A first stage of Benson-Lira’s research will examine how the Mexico City metropolitan area is most accurately represented by the Weather Research and Forecasting Model. She will look at the existing model’s accuracy in simulating modern day meteorology in the area.

Benson-Lira will then conduct simulations to compare the region’s current climate with its climate during the last days of the Aztecs.

Modern Mexico City was built on top of the ruins of the Aztec capital, Tenochtitlán. While the center of the Aztec empire was constructed around a network of five lakes with flood management handled through levees and canals, upon conquest, the Spaniards drained lake waters. This action had a disastrous impact and eventually led to the primary lake, Lake Texcoco, going dry.

Using modeling, Benson-Lira hopes to build deeper understanding of changes in the region’s climate since the time of lake drainage. She also plans to look at possible solutions for the urban heat island effect in present-day Mexico City, such as the use of cool roofs – roofs that reflect incoming solar rays back into space.

Benson-Lira said that while most of the research carried out to date on urban climate has focused on cities in developed countries, some of the largest metropolitan areas and the fastest-growing cities are in developing countries. Research on urban climate is needed for these developing locations as well.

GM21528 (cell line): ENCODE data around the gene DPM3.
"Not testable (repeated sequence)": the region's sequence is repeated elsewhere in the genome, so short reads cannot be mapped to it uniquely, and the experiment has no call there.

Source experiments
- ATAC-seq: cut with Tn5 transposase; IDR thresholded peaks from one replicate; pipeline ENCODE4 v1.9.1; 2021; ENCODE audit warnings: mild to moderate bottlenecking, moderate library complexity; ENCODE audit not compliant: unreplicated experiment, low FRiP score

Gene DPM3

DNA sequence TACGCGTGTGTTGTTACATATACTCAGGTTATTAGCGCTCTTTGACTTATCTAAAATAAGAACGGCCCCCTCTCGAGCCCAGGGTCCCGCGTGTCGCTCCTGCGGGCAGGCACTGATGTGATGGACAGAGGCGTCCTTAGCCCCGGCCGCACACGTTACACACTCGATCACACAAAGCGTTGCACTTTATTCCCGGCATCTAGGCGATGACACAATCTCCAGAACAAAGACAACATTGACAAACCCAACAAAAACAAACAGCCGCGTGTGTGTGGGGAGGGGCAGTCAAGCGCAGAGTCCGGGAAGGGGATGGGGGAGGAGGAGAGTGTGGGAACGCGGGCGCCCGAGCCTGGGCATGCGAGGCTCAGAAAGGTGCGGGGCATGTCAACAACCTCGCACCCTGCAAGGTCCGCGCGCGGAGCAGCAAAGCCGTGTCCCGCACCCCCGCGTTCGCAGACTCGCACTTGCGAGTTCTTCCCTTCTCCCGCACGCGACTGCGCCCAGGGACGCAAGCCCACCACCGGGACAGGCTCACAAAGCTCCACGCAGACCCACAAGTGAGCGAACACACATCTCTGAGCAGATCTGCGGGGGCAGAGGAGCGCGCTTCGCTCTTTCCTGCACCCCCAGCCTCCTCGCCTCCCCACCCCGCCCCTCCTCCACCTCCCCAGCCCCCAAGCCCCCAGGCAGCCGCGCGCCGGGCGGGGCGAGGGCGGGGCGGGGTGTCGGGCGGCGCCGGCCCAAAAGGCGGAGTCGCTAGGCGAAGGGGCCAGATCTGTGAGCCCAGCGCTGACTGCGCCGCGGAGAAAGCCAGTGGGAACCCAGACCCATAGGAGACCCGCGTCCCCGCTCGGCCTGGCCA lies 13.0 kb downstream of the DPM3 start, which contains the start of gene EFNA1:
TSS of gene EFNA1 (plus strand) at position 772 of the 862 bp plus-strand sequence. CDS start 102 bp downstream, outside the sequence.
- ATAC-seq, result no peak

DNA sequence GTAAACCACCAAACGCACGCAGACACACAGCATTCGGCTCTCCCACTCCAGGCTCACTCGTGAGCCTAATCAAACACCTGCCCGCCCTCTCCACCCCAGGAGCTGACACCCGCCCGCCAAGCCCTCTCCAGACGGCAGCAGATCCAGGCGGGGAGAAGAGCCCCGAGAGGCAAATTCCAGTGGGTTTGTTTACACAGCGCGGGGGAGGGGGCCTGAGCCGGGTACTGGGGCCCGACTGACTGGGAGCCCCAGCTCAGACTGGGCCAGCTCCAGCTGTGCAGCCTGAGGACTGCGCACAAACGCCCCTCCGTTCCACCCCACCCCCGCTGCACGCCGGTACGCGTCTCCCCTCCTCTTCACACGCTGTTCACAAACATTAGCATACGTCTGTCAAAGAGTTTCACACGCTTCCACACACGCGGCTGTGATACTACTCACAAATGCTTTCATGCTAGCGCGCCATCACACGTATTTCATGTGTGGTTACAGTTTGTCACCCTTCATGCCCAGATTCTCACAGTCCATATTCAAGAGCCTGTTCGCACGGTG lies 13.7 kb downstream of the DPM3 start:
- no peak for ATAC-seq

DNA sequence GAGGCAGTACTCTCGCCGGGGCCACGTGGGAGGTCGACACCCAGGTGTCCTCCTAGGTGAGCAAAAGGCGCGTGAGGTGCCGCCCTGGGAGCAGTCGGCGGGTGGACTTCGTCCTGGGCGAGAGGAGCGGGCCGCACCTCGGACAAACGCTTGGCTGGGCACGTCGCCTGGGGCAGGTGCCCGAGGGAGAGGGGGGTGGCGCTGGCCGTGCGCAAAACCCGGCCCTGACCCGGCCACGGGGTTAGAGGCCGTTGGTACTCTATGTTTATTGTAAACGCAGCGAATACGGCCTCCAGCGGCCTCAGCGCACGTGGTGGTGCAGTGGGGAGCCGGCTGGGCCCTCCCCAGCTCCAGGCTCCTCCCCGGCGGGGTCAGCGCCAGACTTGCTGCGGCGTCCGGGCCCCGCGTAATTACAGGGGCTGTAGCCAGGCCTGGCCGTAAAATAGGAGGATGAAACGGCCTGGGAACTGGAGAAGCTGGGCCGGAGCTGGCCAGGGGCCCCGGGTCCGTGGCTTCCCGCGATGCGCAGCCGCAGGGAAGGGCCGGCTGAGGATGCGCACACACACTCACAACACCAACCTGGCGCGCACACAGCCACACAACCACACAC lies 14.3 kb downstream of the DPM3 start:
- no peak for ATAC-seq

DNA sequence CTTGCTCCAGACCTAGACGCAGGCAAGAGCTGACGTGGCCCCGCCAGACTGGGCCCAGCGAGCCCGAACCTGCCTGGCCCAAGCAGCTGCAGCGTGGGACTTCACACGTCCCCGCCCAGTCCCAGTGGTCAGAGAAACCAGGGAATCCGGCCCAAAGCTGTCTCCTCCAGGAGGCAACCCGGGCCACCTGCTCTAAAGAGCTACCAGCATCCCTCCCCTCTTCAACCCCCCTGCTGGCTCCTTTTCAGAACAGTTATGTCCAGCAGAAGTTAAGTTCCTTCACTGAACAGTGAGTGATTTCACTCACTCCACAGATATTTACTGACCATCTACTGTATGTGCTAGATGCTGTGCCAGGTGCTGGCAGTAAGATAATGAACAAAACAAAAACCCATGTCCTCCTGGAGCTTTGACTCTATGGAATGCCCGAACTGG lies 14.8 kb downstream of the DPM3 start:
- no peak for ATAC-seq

Matei Georgescu, Benson-Lira’s adviser and an assistant professor in the School of Geographical Sciences and Urban Planning, explained his enthusiasm for Benson-Lira’s planned research.

“Benson-Lira’s focus on Mexico City’s urban environment will fill an important gap in the community’s understanding of urbanization impacts for a global city of national prominence that has, as remarkably surprising as it may be, received little research attention,” said Georgescu.

Benson-Lira said that after completing her master’s research, she is considering a doctorate in geography with a focus in atmospheric science and climatology.

The School of Geographical Sciences and Urban Planning is an academic unit of the College of Liberal Arts and Sciences.

Wynne Mancini,
School of Geographical Sciences and Urban Planning

Barbara Trapido-Lurie

research professional senior, School of Geographical Sciences and Urban Planning


Young students receive opportunity to attend ASU education camp

July 16, 2014

For one week each summer at Arizona State University’s Polytechnic campus, high school students from around the nation come together to learn what it takes to be a teacher at the Hunnicutt Future Educators Academy. In June of 2014, more than 30 students participated in the overnight camp hosted by Mary Lou Fulton Teachers College – many on scholarship.